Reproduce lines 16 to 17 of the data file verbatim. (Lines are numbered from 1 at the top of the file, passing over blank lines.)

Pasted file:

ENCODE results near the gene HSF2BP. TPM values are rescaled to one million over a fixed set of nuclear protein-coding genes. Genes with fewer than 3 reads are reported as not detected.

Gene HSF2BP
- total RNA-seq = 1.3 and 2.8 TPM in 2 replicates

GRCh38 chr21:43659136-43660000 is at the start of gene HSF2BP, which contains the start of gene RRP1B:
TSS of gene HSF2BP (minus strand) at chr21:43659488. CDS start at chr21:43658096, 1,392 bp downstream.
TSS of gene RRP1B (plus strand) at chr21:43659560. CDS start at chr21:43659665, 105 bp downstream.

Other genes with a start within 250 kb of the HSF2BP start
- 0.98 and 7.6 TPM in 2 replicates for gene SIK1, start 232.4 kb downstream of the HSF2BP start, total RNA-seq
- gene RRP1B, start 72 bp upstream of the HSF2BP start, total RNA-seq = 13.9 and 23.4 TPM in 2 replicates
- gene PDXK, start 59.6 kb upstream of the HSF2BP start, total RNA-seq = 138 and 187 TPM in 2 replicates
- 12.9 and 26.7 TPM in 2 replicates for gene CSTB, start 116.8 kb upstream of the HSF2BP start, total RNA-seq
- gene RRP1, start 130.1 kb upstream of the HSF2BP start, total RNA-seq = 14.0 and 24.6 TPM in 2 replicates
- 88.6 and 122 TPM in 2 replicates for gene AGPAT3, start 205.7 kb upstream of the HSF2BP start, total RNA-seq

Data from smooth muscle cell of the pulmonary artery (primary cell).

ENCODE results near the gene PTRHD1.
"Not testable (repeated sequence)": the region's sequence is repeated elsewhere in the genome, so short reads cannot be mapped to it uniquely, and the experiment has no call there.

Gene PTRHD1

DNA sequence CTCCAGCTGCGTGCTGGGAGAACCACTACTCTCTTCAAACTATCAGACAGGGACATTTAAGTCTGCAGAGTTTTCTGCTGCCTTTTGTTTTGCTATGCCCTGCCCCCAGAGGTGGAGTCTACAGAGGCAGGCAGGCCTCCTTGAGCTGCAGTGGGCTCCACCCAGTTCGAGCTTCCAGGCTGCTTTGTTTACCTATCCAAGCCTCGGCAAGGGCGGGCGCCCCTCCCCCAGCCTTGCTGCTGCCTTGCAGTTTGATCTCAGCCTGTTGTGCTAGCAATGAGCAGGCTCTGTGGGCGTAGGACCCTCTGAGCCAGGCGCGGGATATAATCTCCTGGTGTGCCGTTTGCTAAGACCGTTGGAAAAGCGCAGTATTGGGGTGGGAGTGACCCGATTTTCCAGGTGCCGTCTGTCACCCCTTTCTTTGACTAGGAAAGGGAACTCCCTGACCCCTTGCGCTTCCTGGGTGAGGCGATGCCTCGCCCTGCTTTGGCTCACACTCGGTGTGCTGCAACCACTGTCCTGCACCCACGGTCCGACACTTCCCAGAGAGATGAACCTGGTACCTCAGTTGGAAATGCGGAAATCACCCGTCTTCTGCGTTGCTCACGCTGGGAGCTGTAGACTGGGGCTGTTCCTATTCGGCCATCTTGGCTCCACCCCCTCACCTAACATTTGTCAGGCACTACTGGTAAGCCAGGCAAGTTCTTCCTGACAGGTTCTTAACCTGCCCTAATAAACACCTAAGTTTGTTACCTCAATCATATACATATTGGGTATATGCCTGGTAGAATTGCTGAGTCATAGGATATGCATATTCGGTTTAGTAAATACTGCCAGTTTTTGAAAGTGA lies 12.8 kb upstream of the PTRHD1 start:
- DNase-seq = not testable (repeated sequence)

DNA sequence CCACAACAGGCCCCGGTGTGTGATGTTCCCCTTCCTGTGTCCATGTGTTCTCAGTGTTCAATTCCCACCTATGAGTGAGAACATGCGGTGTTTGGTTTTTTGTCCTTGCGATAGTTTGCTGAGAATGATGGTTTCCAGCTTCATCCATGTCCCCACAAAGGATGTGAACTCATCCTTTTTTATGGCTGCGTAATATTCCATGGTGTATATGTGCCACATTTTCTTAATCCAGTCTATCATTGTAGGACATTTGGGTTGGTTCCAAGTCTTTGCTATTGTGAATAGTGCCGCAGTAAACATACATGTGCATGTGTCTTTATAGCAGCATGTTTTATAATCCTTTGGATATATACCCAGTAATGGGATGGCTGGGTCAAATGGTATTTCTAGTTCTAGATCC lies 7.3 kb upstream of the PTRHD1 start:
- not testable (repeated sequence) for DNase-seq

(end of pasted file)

"Not testable (repeated sequence)": the region's sequence is repeated elsewhere in the genome, so short reads cannot be mapped to it uniquely, and the experiment has no call there.

Gene PTRHD1